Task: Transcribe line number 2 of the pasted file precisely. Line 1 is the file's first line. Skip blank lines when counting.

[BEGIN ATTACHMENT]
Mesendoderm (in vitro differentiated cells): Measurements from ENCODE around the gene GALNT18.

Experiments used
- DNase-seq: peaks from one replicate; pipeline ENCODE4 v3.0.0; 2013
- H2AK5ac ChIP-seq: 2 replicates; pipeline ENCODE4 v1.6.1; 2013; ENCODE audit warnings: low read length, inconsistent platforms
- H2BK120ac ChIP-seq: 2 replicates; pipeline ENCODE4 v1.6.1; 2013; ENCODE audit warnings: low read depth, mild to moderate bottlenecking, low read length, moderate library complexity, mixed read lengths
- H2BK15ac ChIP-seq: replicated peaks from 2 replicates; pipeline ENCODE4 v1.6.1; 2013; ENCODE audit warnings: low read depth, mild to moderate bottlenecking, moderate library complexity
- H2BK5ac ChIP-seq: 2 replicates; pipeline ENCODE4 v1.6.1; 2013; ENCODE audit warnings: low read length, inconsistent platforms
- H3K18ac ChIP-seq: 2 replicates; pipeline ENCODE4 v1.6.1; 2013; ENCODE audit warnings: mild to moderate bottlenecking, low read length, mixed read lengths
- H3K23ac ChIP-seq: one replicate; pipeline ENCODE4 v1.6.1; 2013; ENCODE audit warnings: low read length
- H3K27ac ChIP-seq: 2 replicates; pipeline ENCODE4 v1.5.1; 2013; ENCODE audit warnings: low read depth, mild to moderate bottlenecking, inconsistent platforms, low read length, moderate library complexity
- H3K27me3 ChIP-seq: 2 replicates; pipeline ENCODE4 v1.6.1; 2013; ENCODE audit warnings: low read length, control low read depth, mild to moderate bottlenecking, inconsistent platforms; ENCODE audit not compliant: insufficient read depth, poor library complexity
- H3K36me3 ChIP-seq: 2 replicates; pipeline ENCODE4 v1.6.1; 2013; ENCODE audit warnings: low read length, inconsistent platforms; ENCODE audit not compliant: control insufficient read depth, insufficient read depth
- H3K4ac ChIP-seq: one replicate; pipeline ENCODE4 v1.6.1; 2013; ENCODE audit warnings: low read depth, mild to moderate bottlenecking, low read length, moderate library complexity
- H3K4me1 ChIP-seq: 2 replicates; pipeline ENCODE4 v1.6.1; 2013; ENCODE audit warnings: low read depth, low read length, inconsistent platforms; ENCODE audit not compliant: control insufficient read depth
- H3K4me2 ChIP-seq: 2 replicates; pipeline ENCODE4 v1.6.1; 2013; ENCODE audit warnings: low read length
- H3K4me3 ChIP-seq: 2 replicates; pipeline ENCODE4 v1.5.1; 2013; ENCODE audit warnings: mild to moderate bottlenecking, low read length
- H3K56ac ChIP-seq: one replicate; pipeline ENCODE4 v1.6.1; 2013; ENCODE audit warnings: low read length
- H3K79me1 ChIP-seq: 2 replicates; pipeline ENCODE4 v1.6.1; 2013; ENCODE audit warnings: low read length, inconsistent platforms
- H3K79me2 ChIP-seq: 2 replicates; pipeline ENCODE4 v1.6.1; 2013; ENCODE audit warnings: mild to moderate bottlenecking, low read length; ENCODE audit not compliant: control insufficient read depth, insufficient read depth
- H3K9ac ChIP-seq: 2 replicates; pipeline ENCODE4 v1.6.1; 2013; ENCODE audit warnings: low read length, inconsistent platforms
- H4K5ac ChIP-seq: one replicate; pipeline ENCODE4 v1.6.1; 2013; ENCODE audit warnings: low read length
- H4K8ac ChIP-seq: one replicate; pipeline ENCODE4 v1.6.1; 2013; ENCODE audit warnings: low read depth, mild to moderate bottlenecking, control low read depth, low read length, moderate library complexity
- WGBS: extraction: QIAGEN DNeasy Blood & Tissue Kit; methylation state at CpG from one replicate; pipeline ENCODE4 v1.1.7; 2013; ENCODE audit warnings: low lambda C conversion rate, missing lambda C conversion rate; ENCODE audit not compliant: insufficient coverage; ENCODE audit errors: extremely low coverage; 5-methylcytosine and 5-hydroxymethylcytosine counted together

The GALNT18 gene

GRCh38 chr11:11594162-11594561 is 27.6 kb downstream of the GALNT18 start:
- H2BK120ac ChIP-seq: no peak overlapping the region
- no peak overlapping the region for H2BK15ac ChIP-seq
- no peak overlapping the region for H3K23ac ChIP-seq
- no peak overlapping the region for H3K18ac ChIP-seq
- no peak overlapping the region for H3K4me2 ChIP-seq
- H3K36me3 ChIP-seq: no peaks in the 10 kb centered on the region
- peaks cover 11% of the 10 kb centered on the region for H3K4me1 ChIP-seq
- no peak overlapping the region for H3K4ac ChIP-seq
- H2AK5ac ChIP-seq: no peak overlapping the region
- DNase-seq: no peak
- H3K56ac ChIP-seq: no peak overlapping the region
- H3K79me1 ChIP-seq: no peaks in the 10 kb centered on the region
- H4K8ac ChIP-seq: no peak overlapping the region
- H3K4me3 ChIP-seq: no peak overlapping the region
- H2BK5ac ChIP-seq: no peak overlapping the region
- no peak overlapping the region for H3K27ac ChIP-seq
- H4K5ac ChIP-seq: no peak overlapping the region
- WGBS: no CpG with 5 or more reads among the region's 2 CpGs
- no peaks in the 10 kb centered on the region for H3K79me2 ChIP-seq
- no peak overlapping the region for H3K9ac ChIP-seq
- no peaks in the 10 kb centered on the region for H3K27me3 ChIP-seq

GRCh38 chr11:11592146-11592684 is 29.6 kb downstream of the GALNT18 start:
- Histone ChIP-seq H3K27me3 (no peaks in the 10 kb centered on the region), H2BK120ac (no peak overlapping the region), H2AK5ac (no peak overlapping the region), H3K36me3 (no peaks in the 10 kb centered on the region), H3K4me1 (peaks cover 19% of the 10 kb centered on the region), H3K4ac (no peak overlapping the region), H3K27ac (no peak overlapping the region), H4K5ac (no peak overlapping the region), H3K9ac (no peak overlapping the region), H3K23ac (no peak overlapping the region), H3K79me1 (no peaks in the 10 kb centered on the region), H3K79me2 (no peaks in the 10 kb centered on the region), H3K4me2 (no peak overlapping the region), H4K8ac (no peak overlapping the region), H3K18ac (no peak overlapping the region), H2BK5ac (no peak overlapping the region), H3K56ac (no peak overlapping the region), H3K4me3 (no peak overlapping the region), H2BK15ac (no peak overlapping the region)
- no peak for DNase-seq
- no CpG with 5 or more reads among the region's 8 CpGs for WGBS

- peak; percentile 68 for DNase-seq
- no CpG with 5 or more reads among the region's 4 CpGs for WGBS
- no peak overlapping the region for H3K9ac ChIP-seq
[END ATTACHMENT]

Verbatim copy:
Experiments used